THE other day I was challenged as to why I hadn’t fervently chased after the story of the International Burn a Qur’an Day. This event had been promoted by an obscure Floridian pastor, Terry Jones, a man renowned in the local Gainesville community for his gay-bashing and Islamophobia.
This churchman, the head of the Dove World Outreach Centre, wanted to commemorate the ninth anniversary of 9/11 by protesting against the proposed construction of an Islamic community centre – Project 51 – four blocks from Ground-Zero in New York.
Book burning – especially of holy texts – is a highly offensive and intolerant act, and I believed that the be-whiskered Pastor Terry Jones didn’t warrant anything more than a few Twitters.
If he wanted to be so arrogant and so stupid as to burn the Qur’an, it was – well – his democratic right to make an ass of himself on YouTube. But he didn’t deserve the mainstream media spotlight. Foolishness, as integral as it might be to freedom of speech, is best ignored.
But Pastor Jones, the shepherd to a flock 50 followers, was a Biblical fundamentalist who craved the limelight. Boasting no clerical qualifications, and a dubious track record to boot, discretion was not part of his valour.
After serving in a sister church to the Dove Centre in Germany, a Cologne court in 2002 had convicted Pastor Jones for falsely calling himself “doctor”. The Gainesville Sun reports that he had also been fired from his position for allegedly dipping into church coffers.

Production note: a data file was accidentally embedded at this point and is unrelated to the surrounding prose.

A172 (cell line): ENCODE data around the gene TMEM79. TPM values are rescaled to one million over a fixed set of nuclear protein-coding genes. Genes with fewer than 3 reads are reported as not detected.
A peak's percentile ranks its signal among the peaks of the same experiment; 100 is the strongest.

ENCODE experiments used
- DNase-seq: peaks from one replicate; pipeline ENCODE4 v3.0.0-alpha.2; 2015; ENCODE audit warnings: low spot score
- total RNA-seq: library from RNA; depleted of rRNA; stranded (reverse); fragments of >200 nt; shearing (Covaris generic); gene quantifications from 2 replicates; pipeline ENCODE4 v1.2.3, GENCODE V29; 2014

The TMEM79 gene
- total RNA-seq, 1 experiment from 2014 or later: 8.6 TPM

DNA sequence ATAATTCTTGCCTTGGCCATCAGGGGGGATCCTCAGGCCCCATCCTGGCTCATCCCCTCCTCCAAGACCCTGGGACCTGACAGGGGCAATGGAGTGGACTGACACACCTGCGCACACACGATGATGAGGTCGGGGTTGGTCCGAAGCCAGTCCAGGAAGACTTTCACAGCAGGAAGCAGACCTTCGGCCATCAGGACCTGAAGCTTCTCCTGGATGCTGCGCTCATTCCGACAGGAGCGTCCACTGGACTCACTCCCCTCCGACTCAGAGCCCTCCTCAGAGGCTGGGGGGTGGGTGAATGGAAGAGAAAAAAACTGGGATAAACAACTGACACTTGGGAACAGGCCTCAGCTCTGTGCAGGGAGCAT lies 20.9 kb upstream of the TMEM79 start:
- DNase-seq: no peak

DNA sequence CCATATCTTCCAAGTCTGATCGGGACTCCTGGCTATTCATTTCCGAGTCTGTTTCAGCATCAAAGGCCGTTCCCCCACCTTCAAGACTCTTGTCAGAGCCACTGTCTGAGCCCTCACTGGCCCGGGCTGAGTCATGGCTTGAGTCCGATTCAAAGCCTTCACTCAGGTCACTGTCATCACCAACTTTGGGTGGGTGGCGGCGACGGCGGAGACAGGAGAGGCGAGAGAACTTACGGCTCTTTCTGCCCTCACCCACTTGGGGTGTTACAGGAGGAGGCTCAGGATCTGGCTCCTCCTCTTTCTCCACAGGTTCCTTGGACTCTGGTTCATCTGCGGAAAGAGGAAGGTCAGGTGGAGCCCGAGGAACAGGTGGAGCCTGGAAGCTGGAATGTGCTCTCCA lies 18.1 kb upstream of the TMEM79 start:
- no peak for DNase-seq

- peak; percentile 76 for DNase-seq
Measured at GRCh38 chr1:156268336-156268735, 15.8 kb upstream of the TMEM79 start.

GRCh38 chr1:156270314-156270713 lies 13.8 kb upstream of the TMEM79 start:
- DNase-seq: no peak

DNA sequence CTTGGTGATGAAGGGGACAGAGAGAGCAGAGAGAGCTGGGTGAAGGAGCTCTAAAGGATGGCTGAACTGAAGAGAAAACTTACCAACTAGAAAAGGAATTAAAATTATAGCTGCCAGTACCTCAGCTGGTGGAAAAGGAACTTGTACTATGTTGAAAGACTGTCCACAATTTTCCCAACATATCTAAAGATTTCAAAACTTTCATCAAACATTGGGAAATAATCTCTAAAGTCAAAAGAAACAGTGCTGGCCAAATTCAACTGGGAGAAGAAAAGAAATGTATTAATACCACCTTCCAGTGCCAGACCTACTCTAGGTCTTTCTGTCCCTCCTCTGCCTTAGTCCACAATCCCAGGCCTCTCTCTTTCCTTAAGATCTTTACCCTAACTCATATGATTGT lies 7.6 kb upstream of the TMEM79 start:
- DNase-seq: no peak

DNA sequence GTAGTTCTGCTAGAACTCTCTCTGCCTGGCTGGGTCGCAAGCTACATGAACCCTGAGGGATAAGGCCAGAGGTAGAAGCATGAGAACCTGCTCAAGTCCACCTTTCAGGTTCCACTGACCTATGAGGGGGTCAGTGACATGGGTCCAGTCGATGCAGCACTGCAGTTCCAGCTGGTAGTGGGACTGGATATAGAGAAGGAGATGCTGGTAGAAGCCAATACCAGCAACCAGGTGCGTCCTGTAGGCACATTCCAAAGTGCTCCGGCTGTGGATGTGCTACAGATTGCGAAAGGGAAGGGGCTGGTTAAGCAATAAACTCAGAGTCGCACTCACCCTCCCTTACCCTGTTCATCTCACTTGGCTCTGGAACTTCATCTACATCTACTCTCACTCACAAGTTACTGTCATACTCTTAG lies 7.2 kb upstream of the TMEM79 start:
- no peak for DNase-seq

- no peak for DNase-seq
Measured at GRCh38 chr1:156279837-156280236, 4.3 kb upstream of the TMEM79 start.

Pastor Jones, who opines that Judaism, Hinduism and Buddhism are from Satan too, is the author of Islam is of the Devil, a work he penned in 2008. The BBC reports him saying that he has no experience of the Qur’an.
This, I felt, was not exactly the CV of a man with the necessary gravitas to be indulged by world headlines. And yet it was those very headlines that he so consciously courted, especially after he’d persisted with his plans to burn the Qur’an.
And as an effigy of Jones blazed in an angry Kabul, it took a phone call from US Defence Secretary, Robert Gates, to warn him of the possible consequences for US troops in Afghanistan if his Qur’anic bonfire was ever lit in Gainesville.
Condemnations from the FBI, General David Petraeus, Secretary of State Hilary Clinton, NATO chief Anders Rassmussen and President Barack Obama followed.
Ever the hickey showman, Pastor Jones milked his moment to the end. He met with Imam Muhammad Musri, president of the Islamic Society of Central Florida, in a blaze of publicity. He then indulged in brinkmanship, claiming that Imam Feisal Abdurauf in New York had agreed to relocate the centre. (He hadn’t).
By last weekend, Pastor Jones had to call his bluff and he announced that he would not burn the Qur’an.
The reason why I think Pastor Jones was bluffing is that the Gainesville Fire Department had said – long before the story broke – that it would not grant the Dove World Outreach Centre a burning permit.
But Pastor Jones is not the only player in what has become a farce of irrational prejudice surrounding Project 51.
The project is the construction of a 13-story community centre with a swimming pool, conference facilities, basketball court, culinary school and devotional area. There has never been any mention of the devotional space being used exclusively as a mosque.